The Museum, just down the street on Clinton Avenue, will add some of its hands-on activities and "Awesome Science" shows to the event. Other elements include the Super Retriever Series, a dog parade, interaction with police, fire and other emergency responders, play attractions such as a giant slide and bounce houses;, a construction zone and  performances by dance teams, cheerleaders and bands. Count on food trucks and vendors, too.  Austin Hall at the Museum of Discovery has more information — 501-406-7568 or ahall@museumofdiscovery.org

Jessie Misskelley of West Memphis 3 jailed on vehicle charges

Posted: 27 Nov 2017 06:38 AM PST

WREG of Memphis reports that Jessie Misskelley, one of the West Memphis Three defendants, has been jailed in Crittenden County on auto-related charges.

Jessie Misskelley was arrested Saturday for driving without a drivers license, driving without one or more headlights and having no proof of insurance.

Another report finds tax legislation better for rich than the poor

Posted: 27 Nov 2017 05:27 AM PST

From the Washington Post:

The Senate Republican tax plan gives substantial tax cuts and benefits to Americans earning more than $100,000 a year, while the nation's poorest would be worse off, according to a report released Sunday by the nonpartisan Congressional Budget Office.
To the Arkansas congressional delegation, this is a reason to vote FOR the tax bill, just as they'll vote to dismantle the move toward universal health coverage. If you're poor it's your fault. Indeed, the damaging impact on the poor is because the plan also brings a dramatic reduction in federal spending to help the poor have insurance coverage.

And don't let Cotton and Boozman and French and them tell you about how it is about deficit reduction.

The CBO also said the bill would add $1.4 trillion to the deficit over the next decade, a potential problem for Republican lawmakers worried about America's growing debt.
This chart shows changes in taxes without allowing for changes in health coverage.

Deck the halls .... with lead UPDATE: two dead in LR, one in Stuttgart

Posted: 27 Nov 2017 05:14 AM PST

On a slow news morning — only the report of a homicide in the 12000 block of Stagecoach Road with a SWAT callout in local headlines — I was drawn to this report on KTHV:

Local gun dealers reported the same spike in gun sales experienced nationwide on Black Friday. A single-day record 200,000 background checks were processed Friday and one local dealer reported sales seven times the normal level.

Peace on earth.

UPDATE: Police now say the call on Stagecoach was a murder/suicide in the Knollwood mobile home park.

IN OTHER GUN DEATHS: State Police say Charles Lindel Ice, 39, was fatally shot Sunday afternoon in Stuttgart. He'd been in a fight with another man. Morgan McDonald, 30, has been charged with first-degree murder, State Police said.

The open line: Also, retired Judge G. Thomas Eisele has died at 94.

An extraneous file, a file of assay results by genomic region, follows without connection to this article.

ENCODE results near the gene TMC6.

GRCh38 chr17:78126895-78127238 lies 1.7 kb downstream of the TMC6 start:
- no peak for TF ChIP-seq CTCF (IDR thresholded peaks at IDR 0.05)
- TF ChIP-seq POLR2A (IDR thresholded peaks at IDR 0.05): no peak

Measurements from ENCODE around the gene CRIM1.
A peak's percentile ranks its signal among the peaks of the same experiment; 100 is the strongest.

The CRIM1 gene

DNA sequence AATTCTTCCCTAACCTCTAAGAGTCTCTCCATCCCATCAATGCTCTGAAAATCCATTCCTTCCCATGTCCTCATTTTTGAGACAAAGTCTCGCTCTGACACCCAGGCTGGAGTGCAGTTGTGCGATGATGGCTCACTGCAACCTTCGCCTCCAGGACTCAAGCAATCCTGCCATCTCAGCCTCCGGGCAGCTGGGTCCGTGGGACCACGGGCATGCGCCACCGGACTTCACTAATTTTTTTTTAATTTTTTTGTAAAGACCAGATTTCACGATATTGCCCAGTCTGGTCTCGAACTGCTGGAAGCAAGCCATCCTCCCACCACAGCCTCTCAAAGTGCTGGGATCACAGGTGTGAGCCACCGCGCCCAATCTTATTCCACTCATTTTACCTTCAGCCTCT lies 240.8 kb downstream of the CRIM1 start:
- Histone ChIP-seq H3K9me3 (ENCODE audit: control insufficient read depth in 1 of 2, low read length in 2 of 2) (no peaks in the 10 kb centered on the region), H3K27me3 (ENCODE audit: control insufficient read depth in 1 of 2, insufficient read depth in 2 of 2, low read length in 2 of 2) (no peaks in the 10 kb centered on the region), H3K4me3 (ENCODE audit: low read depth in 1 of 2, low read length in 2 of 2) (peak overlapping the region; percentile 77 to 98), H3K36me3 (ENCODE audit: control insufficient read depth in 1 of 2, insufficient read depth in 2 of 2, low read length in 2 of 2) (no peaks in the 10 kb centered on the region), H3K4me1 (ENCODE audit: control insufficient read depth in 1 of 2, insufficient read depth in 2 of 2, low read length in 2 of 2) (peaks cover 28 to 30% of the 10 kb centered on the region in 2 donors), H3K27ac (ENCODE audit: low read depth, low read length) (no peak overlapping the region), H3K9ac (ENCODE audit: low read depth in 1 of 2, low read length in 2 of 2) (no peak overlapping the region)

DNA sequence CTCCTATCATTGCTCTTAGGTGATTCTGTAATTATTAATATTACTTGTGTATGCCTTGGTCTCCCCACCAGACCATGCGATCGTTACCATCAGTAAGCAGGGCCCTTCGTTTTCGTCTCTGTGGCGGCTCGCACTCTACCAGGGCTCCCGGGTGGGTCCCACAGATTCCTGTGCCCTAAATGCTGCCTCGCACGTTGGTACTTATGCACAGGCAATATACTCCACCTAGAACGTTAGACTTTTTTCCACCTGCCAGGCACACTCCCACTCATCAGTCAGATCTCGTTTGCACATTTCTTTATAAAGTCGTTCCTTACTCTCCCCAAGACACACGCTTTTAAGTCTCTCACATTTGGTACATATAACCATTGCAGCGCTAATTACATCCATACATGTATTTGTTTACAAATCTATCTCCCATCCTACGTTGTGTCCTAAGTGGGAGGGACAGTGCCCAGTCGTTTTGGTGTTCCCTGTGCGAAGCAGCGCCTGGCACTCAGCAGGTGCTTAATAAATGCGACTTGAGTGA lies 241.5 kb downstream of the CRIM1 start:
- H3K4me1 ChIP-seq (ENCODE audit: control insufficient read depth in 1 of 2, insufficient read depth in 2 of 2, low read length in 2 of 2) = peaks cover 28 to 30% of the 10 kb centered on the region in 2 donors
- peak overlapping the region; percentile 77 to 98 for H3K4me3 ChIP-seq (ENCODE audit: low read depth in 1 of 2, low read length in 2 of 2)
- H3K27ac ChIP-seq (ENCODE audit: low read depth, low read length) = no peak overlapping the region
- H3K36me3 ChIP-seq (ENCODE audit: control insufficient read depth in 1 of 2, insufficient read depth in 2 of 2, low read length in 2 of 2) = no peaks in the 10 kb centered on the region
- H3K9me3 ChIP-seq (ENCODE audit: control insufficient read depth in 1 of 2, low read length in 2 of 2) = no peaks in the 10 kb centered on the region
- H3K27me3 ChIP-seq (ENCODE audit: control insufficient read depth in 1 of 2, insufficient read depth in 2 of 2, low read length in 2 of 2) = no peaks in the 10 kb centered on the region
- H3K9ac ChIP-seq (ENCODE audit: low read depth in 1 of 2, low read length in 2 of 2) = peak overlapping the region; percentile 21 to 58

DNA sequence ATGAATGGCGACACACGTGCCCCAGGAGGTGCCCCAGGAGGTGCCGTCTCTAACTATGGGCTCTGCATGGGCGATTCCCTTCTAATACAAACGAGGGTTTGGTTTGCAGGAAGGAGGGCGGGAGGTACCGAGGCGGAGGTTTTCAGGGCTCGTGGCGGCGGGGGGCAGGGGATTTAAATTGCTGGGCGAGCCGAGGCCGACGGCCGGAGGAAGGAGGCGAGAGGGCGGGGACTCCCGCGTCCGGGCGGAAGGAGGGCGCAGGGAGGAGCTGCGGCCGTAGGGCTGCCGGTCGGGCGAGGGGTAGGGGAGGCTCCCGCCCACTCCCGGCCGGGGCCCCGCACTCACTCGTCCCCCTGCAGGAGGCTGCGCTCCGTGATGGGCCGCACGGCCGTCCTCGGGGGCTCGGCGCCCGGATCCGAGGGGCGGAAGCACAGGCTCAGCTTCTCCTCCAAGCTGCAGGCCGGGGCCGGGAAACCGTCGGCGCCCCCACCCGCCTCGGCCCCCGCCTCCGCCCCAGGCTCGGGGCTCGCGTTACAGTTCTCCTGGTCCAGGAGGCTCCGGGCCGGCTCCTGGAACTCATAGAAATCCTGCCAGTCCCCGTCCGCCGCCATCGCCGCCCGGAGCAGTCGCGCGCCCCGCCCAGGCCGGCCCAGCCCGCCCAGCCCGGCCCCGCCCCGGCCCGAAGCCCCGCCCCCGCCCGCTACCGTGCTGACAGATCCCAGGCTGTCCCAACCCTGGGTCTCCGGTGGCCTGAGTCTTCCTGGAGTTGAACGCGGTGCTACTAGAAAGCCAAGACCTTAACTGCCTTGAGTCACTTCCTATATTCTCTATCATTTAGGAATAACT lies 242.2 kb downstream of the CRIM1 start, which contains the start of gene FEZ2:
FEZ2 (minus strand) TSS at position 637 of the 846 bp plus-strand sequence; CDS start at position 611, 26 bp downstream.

Posted: 26 Nov 2017 03:37 PM PST

Another open line marked by news of the passing of a public figure. Retired federal District Judge G. Thomas Eisele died today at 94. He served actively on the federal bench in Little Rock for 41 years, cintinuing to take cases after assuming senior status in 1991.

I can't write dispassionately about Judge Eisele. I met my future wife when she was one of his law clerks in 1973. His law clerks became family. They gathered for years for Judge's nogg at Christmas gatherings at his home. He contributed to their career advancement with advice and support.

Tom Eisele landed his judgeship as all do, by politics. He'd been legal counsel to Winthrop Rockefeller in his rise to be a Republican governor of Arkansas and Rockefeller advocated his appointment by President Richard Nixon to fill a vacancy in 1970. Judge Eisele was a Republican, but of the Rockefeller stripe.

He issued important decisions over the years on the environment, the death penalty, racial discrimination and more. Much of this was in the days when federal district courts were often constitutional battlegrounds for issues where justice was in short supply in state courts. He was intelligent, studious and fair. And make no mistake, he was a Republican. It was a tearful day for him the day Richard Nixon resigned, if not necessarily for some of his law clerks, who seemed often to come from the Democratic end of the political spectrum.

He was chief judge of the Eastern District for 16 years from 1975 to 1991. In 1997, as a senior judge, he made headlines for writing an opinion that said Special Prosecutor Kenneth Starr might have a conflict of interest in investigating Bill and Hillary Clinton. He noted that Starr had lined up a job at a law school financed by one of the Clintons' pursuers, Richard Mellon Scaife. A Hot Springs native and World War II veteran, he came back to Arkansas after Harvard Law School and spent time in both private practice and as an assistant U.S. attorney.

My wife and another former clerk, Edie Ervin, put together a video tribute to Judge Eisele a few years ago. Fans of his might appreciate this excerpt from it, about his handling of a case over racial profiling of Hispanics.